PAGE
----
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Needs of the Leisurely Type

 

The needs of the Leisurely type are derived from John M. Oldham's description of the Leisurely style. In Stoic philosophical and psychological theory these needs are vices. They are analogous to Karen Horney's neurotic needs, which are better called irrational needs. They are irrational because they require things not in our power and involve false judgment of what is good or evil. (see G. Sterling).

Irrational needs are vices. The vices listed below are based on certain false values. The source of every vice is a false judgment of what is good or evil. But our judgments are in our power. Therefore, our vices are in our power.

The idealized image is chiefly a glorification of the needs which have developed (Horney, pg. 277).

  • needs to assert their right to do their "own thing," to pursue happiness in their own personal way (Oldham, 203)
  • needs to enjoy themselves on their own terms in their own time (203)
  • needs to protect their comfort, their free time, and their individual pursuit of happiness (203)
  • needs to deliver what is expected of them and no more (203-204)
  • needs others to recognize and respect that limit (204)
  • needs to avoid being exploited (204)
  • needs to resist demands that they deem unreasonable or above and beyond the call of duty (204)
  • needs to be relaxed about time (204)
  • needs to be easygoing and optimistic that whatever needs to be done will get done, eventually (204)
  • needs to avoid being awed by authority (204)
  • needs to accept themselves and their own approach to life (204)
  • needs to believe that they are just as good as everyone else and as entitled to the best things in life (204)
  • needs to believe that blind luck often accounts for who fares well and who fares poorly (204)
  • needs to feel free (204)
  • needs to hold as a first priority the inviolable independence of the self (204)
  • needs to believe that they have a God-given right to be who they are, to feel good, to pursue their own pleasures and comforts in their own way, and that no person or institution can take these rights away from them (204)
  • needs to believe in themselves and in their inalienable right to use their personal time however they choose (205)
  • needs to avoid identifying with any outside authority (205)
  • needs to pursue his or her own private pleasure in life (205)
  • needs to perceive themselves and others as just small cogs in the cosmic wheel (205)
  • needs to be comfortable with themselves (205)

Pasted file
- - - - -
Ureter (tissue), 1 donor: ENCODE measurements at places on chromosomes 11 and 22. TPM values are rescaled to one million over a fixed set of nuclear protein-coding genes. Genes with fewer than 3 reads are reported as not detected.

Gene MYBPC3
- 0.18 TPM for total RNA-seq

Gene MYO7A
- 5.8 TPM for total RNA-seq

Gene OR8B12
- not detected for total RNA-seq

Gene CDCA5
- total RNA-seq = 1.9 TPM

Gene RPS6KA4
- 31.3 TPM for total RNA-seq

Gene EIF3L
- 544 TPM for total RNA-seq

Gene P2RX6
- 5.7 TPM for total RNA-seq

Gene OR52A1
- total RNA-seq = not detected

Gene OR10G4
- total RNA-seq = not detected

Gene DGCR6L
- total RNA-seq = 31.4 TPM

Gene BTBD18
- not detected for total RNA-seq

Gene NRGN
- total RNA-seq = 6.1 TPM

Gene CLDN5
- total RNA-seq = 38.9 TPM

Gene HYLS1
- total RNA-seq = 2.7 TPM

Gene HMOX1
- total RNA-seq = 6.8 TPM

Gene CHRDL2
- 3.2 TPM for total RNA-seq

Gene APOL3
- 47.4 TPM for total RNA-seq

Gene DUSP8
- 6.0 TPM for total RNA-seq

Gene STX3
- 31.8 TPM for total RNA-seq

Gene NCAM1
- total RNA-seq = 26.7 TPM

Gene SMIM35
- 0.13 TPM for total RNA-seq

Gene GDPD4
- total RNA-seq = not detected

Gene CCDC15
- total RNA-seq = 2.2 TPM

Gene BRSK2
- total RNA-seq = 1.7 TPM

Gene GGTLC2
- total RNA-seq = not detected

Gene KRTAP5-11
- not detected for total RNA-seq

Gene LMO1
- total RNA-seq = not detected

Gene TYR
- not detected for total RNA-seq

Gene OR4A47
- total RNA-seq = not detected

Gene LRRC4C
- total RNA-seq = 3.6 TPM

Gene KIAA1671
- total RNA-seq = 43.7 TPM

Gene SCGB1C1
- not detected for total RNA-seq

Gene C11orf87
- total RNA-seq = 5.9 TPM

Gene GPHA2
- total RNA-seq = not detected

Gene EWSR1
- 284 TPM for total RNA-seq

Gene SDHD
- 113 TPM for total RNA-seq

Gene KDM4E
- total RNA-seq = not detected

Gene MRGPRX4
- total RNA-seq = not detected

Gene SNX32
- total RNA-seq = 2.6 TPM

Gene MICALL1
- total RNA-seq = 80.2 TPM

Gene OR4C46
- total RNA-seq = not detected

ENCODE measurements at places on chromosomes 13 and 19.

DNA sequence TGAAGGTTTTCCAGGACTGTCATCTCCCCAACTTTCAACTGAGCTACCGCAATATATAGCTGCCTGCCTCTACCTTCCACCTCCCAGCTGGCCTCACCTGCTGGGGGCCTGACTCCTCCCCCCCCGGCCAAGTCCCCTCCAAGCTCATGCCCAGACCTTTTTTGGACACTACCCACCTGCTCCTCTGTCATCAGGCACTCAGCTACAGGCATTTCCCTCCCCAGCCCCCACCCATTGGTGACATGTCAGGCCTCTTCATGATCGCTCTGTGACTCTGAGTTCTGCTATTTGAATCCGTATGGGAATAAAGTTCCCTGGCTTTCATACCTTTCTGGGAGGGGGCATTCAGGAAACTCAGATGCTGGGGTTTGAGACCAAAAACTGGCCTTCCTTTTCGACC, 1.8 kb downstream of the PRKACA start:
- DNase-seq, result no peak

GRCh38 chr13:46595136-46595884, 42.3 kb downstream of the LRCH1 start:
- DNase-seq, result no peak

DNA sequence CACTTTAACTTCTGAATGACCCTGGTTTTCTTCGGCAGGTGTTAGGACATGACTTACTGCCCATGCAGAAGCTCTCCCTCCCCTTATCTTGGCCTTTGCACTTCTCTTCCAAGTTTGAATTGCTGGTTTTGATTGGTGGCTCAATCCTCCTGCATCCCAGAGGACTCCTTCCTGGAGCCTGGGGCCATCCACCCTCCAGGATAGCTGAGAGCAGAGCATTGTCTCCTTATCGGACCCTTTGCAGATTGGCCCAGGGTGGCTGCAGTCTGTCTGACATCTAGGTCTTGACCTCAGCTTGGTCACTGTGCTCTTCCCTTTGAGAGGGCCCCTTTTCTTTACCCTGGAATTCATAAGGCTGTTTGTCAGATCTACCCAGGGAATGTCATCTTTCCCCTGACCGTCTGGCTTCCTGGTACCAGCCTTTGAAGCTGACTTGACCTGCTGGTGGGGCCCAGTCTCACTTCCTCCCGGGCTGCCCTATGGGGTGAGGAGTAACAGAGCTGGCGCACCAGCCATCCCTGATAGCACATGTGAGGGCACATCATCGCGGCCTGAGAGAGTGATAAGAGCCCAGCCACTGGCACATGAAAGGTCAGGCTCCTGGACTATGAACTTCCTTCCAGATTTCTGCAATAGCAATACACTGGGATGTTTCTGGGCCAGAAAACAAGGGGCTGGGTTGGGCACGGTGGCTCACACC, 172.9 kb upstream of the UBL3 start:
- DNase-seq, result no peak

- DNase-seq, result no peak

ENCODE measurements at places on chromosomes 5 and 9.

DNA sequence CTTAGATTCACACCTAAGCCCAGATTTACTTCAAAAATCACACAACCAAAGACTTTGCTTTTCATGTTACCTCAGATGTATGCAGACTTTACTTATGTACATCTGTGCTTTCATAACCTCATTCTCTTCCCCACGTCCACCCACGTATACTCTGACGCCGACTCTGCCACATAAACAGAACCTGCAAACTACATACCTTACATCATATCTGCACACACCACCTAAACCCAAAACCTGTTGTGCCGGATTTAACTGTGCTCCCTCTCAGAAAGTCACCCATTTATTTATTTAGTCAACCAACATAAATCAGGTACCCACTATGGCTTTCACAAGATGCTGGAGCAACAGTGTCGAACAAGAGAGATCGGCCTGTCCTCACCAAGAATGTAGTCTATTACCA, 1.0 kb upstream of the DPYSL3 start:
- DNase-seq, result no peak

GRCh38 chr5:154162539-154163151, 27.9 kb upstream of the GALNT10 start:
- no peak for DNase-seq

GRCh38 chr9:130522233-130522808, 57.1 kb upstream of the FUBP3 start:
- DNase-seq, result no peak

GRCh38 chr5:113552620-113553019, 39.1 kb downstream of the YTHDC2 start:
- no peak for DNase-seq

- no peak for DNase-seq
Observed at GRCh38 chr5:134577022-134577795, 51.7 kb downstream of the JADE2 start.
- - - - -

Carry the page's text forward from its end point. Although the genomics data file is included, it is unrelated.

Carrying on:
• needs to feel entitled to be happy and to claim this right vigorously (205)
  • needs to avoid enslaving themselves to anyone or anything or substituting someone else's values for their own (205)
  • needs to be separate and independent, subject to their own dictates (205)
  • needs to do their part but beyond that they need to be free to feel good privately (205)
  • needs to be deeply entwined with other people (205)
  • needs to be taken care of (205)
  • needs companionship as well as a foolproof defense against being ill-used (205)
  • needs to protect their individual freedoms in relationships (206)
  • needs to go their own way in the end (206)
  • needs to insist that a large portion of their time is absolutely their own to do as they please, free of any outside encumbrances (209)
  • needs to refuse attempts to force them into doing something that they consider above and beyond the call of duty (209)
  • needs accepting, understanding, giving mates who are content to be in orbit around them (210)
  • needs to work not for the sake of fame or success but for security, for a pension, to finance their pursuit of pleasure, or just to have fun (212)
  • needs to avoid taking work home, to worry about it after hours, to do work that they don't believe is their responsibility, and to do more than what is asked of them to please the boss or to feel better about themselves (212)
  • needs to take advantage of all their rights (214)
  • needs to have time to themselves (214)
  • needs to avoid being pushed to do more than they think is fair or being pressured to change their priorities (216)
  • needs to express their anger in an indirect way (217)
  • needs to be left alone to do their own thing (217)
  • needs leisure time in order to enjoy themselves (217)
  • needs to protect their identities by keeping a low profile, fulfilling only those obligations to the system that they must, wishing for a stroke of good fortune to which they feel as entitled as the next guy, and then concentrating on what they want to do with their own time (217)

Passive-Aggressive personality, or character, disorder is comprised of these and other irrational needs, or vices.


Values of the Leisurely Type



Karen Horney (1950). Neurosis and Human Growth. New York: W. W. Norton.

John M. Oldham and Lois B. Morris (1995). The New Personality Self-Portrait: Why You Think, Work, Love, and Act the Way You Do. Rev. ed. New York: Bantam.

Grant Sterling (2005). "Core Stoicism." International Stoic Forum.





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Key to the Stoic Philosophy of Epictetus